You’ve probably heard the saying, “You can’t fight the system.” Well, the truth is you can, but for the majority of the times that one may try to, the effort is an exercise in futility. But this article isn’t about keeping on fighting against all odds to prove a point, or to raise awareness. It’s not about “fighting” the system, because fighting it is what results in frustration. A system can only be changed, or, more correctly, modified…or shifted…or adjusted. Further, if a system is changed in some manner, sometimes it’s transformed into a new system. Even if a system is completely replaced, it’s replaced with another system.
A system is difficult to stop because once it’s in place and running properly, the growth that can occur is greater than linear growth that results from a successful process. We can see that success relative to the elements of Advancement in schools.
Let’s say a school decides to pay particular attention to its enrollment efforts. It follows up with parents of prospective students. It invites these folks to the school for one or two events a month even before the student is enrolled in the school. Parents of current students reach out to the parents of prospective students, asking them if they have questions about the school or have any concerns that they may help to mitigate. After doing this for two or three years, Enrollment grows by 10, then 20 more, then 30 more students per year as the years progress.
But because there has been no attention paid to Development efforts, the school still relies on fundraisers, and not only 2 fundraisers, but 3 or 4 fundraisers. Or 5 or 6. Perhaps your school is like an association I was once part of that had 3 on-going fundraising programs through the whole year, and then put a “Fundraiser of the Month” in place for 11 out of the 12 months of the year.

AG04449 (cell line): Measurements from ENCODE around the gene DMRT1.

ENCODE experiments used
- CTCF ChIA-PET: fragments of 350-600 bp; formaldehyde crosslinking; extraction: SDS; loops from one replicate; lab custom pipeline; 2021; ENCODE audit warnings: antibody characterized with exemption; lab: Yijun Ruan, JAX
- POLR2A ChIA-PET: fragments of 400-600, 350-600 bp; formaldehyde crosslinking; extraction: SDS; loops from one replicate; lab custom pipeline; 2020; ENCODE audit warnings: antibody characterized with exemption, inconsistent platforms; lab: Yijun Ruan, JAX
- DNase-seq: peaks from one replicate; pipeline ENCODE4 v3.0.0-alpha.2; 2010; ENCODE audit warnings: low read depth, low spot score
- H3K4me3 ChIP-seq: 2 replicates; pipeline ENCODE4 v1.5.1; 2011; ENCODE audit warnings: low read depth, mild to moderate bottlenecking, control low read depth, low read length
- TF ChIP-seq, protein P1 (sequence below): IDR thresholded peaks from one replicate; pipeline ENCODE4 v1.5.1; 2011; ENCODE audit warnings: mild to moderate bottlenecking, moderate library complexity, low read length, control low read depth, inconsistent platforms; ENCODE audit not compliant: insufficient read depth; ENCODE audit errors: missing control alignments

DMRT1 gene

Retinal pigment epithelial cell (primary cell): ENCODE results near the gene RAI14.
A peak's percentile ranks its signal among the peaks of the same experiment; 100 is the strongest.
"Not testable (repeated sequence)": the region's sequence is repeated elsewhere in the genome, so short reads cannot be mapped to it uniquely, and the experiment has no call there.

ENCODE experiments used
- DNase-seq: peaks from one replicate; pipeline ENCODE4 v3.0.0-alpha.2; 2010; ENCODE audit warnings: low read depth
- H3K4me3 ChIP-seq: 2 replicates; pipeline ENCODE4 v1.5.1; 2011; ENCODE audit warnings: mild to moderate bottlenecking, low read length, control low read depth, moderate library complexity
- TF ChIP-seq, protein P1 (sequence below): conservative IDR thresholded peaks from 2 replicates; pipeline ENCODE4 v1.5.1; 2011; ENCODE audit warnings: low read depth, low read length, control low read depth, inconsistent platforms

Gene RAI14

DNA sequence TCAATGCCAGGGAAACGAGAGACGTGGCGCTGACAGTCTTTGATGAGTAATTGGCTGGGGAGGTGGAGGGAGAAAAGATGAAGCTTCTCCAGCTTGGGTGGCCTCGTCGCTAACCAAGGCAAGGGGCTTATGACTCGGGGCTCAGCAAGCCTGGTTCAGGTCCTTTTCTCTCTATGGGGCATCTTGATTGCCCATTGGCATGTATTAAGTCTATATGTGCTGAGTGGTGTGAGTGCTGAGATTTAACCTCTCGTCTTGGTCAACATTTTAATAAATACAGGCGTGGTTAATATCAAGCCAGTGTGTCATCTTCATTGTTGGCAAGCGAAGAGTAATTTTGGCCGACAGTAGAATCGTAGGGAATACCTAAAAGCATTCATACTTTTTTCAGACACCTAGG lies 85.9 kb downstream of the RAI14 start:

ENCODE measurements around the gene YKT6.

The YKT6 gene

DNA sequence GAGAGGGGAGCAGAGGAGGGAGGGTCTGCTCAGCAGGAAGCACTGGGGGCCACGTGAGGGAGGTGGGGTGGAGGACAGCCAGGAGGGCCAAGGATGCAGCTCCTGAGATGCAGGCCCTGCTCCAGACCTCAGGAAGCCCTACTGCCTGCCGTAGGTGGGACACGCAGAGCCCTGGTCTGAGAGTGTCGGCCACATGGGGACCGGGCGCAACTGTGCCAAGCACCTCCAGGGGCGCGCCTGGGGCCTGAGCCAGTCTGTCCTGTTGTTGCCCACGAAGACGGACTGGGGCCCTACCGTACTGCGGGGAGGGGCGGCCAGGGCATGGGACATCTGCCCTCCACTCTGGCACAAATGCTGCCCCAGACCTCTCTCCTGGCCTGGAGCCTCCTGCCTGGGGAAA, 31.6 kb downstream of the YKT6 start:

However, if enrollment brings in more students, and marketing efforts bring in more inquiries to the school and retention efforts retains more students and development brings in revenue from alumni and community members through annual appeals, planned giving, major gifts and grantwriting, growth won’t just be in “one direction,” but in many directions. A successful system causes exponential expansion, whereas a successful process only causes linear growth.
Think of it this way. If you’re a math major, and can appreciate SchoolAdvancement’s tetrahedron, you’ll appreciate this comparison. Draw a circle, with a line that extends from its center to any point on its circumference. Increasing the size of the radius allows the circle to grow so that it continues to remain a circle. You may have your “inner circle” of friends, so you can see how the linear growth of the radius causes expansion. However, if you can think of an infinite number of circles around a central point, the shape that you come up with is a sphere. If the radius of just one of the circles grows, then all the circles grow and exponential expansion occurs. That’s why they’re called “Spheres of Influence,” since growth must remain consistent in many directions (enrollment, development, retention, etc.) for the shape to remain a sphere. When that happens, another issue, controlled growth, or, “sustainability,” comes to the forefront.
Fundraising needs to progress toward development. As development progresses, it causes revenue growth. Advancement then needs to be put into place as the system so that expansion, and not merely growth, can occur. Keep in mind that uncontrolled growth is just as dangerous as no growth. Uncontrolled growth in a living body is known as “cancer,” and because the system takes on a life of its own, the analogy is a valid one. The issue then becomes controlling the expansion, resulting in the sustainability of the organization.
© Michael V. Ziemski, SchoolAdvancement, 2012-2018